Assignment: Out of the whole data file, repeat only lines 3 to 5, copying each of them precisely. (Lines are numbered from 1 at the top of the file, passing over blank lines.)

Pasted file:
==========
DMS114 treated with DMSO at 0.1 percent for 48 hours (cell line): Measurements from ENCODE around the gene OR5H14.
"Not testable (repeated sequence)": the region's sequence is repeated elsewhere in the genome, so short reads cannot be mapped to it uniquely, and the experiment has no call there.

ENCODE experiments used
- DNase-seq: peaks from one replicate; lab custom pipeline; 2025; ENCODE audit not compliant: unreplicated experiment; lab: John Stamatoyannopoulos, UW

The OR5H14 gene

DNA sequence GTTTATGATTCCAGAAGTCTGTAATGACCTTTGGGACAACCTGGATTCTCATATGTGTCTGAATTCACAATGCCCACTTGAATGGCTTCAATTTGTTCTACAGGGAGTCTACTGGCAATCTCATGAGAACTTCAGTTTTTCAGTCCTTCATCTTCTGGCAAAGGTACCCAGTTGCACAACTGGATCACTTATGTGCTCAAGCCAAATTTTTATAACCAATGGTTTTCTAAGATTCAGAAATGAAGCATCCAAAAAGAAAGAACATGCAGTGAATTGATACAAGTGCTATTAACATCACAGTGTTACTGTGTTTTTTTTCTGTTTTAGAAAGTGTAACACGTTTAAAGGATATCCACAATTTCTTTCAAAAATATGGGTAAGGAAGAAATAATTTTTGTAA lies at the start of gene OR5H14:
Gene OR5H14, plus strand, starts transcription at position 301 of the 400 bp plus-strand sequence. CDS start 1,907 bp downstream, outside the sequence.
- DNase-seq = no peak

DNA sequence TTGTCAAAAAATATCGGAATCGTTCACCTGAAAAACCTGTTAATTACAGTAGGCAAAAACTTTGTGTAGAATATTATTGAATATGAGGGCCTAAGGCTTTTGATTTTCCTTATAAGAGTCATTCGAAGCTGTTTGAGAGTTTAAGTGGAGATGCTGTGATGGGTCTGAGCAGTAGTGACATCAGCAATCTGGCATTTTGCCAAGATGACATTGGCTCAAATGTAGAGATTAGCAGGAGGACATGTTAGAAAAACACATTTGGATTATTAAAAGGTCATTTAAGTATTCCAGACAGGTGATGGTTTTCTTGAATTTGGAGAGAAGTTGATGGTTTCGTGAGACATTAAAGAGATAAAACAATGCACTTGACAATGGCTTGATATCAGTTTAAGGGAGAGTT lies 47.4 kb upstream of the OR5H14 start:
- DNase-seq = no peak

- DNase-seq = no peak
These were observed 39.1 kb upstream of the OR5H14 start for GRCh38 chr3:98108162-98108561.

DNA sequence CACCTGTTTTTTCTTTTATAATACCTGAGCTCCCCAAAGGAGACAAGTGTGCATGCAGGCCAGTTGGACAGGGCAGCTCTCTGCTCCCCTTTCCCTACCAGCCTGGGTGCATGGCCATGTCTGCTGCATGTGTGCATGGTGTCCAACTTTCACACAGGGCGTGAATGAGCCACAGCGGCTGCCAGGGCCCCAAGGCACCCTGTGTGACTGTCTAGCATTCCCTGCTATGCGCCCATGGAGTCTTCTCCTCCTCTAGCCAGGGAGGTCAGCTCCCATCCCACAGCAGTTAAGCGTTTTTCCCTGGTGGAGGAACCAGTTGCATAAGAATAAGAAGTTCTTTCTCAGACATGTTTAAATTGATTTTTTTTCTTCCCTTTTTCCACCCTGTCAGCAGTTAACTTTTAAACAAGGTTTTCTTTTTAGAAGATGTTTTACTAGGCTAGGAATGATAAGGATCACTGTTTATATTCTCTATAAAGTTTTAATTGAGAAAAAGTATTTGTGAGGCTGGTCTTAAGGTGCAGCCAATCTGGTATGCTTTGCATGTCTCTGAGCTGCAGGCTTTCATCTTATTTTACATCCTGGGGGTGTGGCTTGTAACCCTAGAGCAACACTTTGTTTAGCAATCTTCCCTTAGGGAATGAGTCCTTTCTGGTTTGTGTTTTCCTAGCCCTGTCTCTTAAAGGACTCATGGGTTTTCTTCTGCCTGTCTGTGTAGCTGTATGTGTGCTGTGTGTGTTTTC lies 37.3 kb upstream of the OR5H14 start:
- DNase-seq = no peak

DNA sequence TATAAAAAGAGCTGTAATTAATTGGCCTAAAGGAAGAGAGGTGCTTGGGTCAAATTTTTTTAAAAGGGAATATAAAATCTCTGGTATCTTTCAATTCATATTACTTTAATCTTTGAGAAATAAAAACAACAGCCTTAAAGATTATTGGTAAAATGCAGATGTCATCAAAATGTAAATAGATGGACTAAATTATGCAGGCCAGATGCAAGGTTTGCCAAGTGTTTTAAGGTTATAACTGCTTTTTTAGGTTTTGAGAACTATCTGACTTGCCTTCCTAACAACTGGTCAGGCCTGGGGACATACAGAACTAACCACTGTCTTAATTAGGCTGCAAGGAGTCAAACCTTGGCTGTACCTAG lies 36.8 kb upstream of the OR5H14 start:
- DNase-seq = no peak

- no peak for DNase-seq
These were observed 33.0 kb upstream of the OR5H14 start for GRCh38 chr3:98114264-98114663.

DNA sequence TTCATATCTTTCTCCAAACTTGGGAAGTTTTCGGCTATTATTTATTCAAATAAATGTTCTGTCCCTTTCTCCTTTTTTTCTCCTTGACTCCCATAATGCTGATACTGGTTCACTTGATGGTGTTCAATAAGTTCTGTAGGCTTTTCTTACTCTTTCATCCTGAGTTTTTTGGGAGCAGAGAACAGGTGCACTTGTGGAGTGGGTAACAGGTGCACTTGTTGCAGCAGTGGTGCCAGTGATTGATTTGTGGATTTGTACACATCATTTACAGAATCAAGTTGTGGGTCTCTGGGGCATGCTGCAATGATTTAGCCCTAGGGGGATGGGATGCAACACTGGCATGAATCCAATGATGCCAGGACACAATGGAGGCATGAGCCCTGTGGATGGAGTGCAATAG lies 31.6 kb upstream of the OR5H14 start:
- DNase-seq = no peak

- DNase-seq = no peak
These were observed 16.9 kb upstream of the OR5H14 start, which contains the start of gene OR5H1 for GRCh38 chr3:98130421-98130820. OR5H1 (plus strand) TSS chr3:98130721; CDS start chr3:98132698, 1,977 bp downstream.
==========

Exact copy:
ENCODE experiments used
- DNase-seq: peaks from one replicate; lab custom pipeline; 2025; ENCODE audit not compliant: unreplicated experiment; lab: John Stamatoyannopoulos, UW

The OR5H14 gene